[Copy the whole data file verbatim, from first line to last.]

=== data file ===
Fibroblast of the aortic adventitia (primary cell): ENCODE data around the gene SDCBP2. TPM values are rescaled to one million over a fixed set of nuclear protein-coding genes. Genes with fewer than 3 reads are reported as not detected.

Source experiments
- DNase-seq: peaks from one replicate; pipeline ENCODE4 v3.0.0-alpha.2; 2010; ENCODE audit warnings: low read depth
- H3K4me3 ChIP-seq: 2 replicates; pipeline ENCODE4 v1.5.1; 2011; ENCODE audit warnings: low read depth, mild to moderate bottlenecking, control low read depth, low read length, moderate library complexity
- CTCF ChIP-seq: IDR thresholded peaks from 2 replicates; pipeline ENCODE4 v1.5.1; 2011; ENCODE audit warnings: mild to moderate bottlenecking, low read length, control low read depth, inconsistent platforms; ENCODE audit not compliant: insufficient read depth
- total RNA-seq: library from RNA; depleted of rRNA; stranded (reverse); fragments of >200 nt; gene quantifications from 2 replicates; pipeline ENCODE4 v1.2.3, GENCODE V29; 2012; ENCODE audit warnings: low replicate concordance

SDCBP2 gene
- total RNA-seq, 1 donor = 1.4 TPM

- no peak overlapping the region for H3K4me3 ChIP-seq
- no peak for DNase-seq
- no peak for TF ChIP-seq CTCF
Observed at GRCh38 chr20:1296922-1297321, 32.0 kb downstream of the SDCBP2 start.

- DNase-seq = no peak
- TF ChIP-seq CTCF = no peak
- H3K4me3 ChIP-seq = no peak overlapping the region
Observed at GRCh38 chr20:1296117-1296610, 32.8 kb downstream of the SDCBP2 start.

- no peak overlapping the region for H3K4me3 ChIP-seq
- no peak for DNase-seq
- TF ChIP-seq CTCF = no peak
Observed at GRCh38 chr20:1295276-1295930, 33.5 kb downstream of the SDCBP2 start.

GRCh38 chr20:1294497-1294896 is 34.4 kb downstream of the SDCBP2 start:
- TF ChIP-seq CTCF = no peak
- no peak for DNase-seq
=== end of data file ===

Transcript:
Fibroblast of the aortic adventitia (primary cell): ENCODE data around the gene SDCBP2. TPM values are rescaled to one million over a fixed set of nuclear protein-coding genes. Genes with fewer than 3 reads are reported as not detected.

Source experiments
- DNase-seq: peaks from one replicate; pipeline ENCODE4 v3.0.0-alpha.2; 2010; ENCODE audit warnings: low read depth
- H3K4me3 ChIP-seq: 2 replicates; pipeline ENCODE4 v1.5.1; 2011; ENCODE audit warnings: low read depth, mild to moderate bottlenecking, control low read depth, low read length, moderate library complexity
- CTCF ChIP-seq: IDR thresholded peaks from 2 replicates; pipeline ENCODE4 v1.5.1; 2011; ENCODE audit warnings: mild to moderate bottlenecking, low read length, control low read depth, inconsistent platforms; ENCODE audit not compliant: insufficient read depth
- total RNA-seq: library from RNA; depleted of rRNA; stranded (reverse); fragments of >200 nt; gene quantifications from 2 replicates; pipeline ENCODE4 v1.2.3, GENCODE V29; 2012; ENCODE audit warnings: low replicate concordance

SDCBP2 gene
- total RNA-seq, 1 donor = 1.4 TPM

- no peak overlapping the region for H3K4me3 ChIP-seq
- no peak for DNase-seq
- no peak for TF ChIP-seq CTCF
Observed at GRCh38 chr20:1296922-1297321, 32.0 kb downstream of the SDCBP2 start.

- DNase-seq = no peak
- TF ChIP-seq CTCF = no peak
- H3K4me3 ChIP-seq = no peak overlapping the region
Observed at GRCh38 chr20:1296117-1296610, 32.8 kb downstream of the SDCBP2 start.

- no peak overlapping the region for H3K4me3 ChIP-seq
- no peak for DNase-seq
- TF ChIP-seq CTCF = no peak
Observed at GRCh38 chr20:1295276-1295930, 33.5 kb downstream of the SDCBP2 start.

GRCh38 chr20:1294497-1294896 is 34.4 kb downstream of the SDCBP2 start:
- TF ChIP-seq CTCF = no peak
- no peak for DNase-seq